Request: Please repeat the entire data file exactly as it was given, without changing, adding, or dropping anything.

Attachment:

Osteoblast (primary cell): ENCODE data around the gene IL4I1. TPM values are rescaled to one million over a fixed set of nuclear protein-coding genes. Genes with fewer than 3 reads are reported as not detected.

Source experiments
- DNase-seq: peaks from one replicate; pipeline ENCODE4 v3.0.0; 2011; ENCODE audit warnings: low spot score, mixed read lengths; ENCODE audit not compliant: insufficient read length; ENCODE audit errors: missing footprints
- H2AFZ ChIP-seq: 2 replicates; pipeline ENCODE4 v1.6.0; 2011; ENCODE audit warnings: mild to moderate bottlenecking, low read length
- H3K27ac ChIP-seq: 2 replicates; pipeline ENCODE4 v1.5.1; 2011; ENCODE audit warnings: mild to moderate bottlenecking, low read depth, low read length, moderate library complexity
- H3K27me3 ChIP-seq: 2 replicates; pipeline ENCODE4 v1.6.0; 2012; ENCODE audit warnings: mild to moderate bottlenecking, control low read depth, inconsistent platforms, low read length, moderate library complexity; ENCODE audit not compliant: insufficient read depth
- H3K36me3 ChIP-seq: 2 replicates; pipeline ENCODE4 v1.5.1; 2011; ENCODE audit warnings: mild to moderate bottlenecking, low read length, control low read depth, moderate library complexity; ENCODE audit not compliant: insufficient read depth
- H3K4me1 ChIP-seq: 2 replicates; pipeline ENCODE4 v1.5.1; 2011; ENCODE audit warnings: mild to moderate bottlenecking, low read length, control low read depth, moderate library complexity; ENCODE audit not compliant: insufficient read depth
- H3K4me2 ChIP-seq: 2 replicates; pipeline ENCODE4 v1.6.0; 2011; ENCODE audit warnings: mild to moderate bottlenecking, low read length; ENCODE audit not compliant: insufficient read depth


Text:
Osteoblast (primary cell): ENCODE data around the gene IL4I1. TPM values are rescaled to one million over a fixed set of nuclear protein-coding genes. Genes with fewer than 3 reads are reported as not detected.

Source experiments
- DNase-seq: peaks from one replicate; pipeline ENCODE4 v3.0.0; 2011; ENCODE audit warnings: low spot score, mixed read lengths; ENCODE audit not compliant: insufficient read length; ENCODE audit errors: missing footprints
- H2AFZ ChIP-seq: 2 replicates; pipeline ENCODE4 v1.6.0; 2011; ENCODE audit warnings: mild to moderate bottlenecking, low read length
- H3K27ac ChIP-seq: 2 replicates; pipeline ENCODE4 v1.5.1; 2011; ENCODE audit warnings: mild to moderate bottlenecking, low read depth, low read length, moderate library complexity
- H3K27me3 ChIP-seq: 2 replicates; pipeline ENCODE4 v1.6.0; 2012; ENCODE audit warnings: mild to moderate bottlenecking, control low read depth, inconsistent platforms, low read length, moderate library complexity; ENCODE audit not compliant: insufficient read depth
- H3K36me3 ChIP-seq: 2 replicates; pipeline ENCODE4 v1.5.1; 2011; ENCODE audit warnings: mild to moderate bottlenecking, low read length, control low read depth, moderate library complexity; ENCODE audit not compliant: insufficient read depth
- H3K4me1 ChIP-seq: 2 replicates; pipeline ENCODE4 v1.5.1; 2011; ENCODE audit warnings: mild to moderate bottlenecking, low read length, control low read depth, moderate library complexity; ENCODE audit not compliant: insufficient read depth
- H3K4me2 ChIP-seq: 2 replicates; pipeline ENCODE4 v1.6.0; 2011; ENCODE audit warnings: mild to moderate bottlenecking, low read length; ENCODE audit not compliant: insufficient read depth